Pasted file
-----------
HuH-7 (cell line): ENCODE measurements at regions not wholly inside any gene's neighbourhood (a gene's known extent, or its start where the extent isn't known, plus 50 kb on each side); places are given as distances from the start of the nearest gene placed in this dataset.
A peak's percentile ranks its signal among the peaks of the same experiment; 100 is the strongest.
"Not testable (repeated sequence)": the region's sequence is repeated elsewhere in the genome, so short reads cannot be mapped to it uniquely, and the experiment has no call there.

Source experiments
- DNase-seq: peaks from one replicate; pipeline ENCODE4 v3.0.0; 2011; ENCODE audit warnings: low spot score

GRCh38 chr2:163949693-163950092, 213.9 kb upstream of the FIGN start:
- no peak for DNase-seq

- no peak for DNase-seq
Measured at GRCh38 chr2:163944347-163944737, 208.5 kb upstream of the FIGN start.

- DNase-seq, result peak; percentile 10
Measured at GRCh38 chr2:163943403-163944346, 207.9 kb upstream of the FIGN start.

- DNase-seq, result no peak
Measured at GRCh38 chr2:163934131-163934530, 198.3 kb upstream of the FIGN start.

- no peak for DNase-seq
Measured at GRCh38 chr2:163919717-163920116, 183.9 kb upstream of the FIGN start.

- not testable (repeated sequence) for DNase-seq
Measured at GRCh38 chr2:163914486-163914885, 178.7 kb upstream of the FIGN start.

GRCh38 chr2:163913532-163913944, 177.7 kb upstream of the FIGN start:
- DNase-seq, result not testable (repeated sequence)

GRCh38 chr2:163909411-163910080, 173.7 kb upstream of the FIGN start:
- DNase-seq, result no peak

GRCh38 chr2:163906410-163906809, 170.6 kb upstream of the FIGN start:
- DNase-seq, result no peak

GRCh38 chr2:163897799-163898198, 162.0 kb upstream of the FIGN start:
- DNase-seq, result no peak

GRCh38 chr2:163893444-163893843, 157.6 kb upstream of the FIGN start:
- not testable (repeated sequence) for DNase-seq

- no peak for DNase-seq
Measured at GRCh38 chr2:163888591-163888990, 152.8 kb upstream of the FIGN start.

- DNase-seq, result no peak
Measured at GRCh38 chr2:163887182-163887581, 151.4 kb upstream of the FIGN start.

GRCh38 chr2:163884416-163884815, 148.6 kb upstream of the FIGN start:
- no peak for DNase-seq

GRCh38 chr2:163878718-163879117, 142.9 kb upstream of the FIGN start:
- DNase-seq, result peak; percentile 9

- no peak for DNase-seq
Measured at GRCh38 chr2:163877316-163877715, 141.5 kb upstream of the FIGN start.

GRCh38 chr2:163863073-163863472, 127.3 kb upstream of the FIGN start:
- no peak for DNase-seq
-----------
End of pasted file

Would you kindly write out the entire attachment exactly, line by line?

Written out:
HuH-7 (cell line): ENCODE measurements at regions not wholly inside any gene's neighbourhood (a gene's known extent, or its start where the extent isn't known, plus 50 kb on each side); places are given as distances from the start of the nearest gene placed in this dataset.
A peak's percentile ranks its signal among the peaks of the same experiment; 100 is the strongest.
"Not testable (repeated sequence)": the region's sequence is repeated elsewhere in the genome, so short reads cannot be mapped to it uniquely, and the experiment has no call there.

Source experiments
- DNase-seq: peaks from one replicate; pipeline ENCODE4 v3.0.0; 2011; ENCODE audit warnings: low spot score

GRCh38 chr2:163949693-163950092, 213.9 kb upstream of the FIGN start:
- no peak for DNase-seq

- no peak for DNase-seq
Measured at GRCh38 chr2:163944347-163944737, 208.5 kb upstream of the FIGN start.

- DNase-seq, result peak; percentile 10
Measured at GRCh38 chr2:163943403-163944346, 207.9 kb upstream of the FIGN start.

- DNase-seq, result no peak
Measured at GRCh38 chr2:163934131-163934530, 198.3 kb upstream of the FIGN start.

- no peak for DNase-seq
Measured at GRCh38 chr2:163919717-163920116, 183.9 kb upstream of the FIGN start.

- not testable (repeated sequence) for DNase-seq
Measured at GRCh38 chr2:163914486-163914885, 178.7 kb upstream of the FIGN start.

GRCh38 chr2:163913532-163913944, 177.7 kb upstream of the FIGN start:
- DNase-seq, result not testable (repeated sequence)

GRCh38 chr2:163909411-163910080, 173.7 kb upstream of the FIGN start:
- DNase-seq, result no peak

GRCh38 chr2:163906410-163906809, 170.6 kb upstream of the FIGN start:
- DNase-seq, result no peak

GRCh38 chr2:163897799-163898198, 162.0 kb upstream of the FIGN start:
- DNase-seq, result no peak

GRCh38 chr2:163893444-163893843, 157.6 kb upstream of the FIGN start:
- not testable (repeated sequence) for DNase-seq

- no peak for DNase-seq
Measured at GRCh38 chr2:163888591-163888990, 152.8 kb upstream of the FIGN start.

- DNase-seq, result no peak
Measured at GRCh38 chr2:163887182-163887581, 151.4 kb upstream of the FIGN start.

GRCh38 chr2:163884416-163884815, 148.6 kb upstream of the FIGN start:
- no peak for DNase-seq

GRCh38 chr2:163878718-163879117, 142.9 kb upstream of the FIGN start:
- DNase-seq, result peak; percentile 9

- no peak for DNase-seq
Measured at GRCh38 chr2:163877316-163877715, 141.5 kb upstream of the FIGN start.

GRCh38 chr2:163863073-163863472, 127.3 kb upstream of the FIGN start:
- no peak for DNase-seq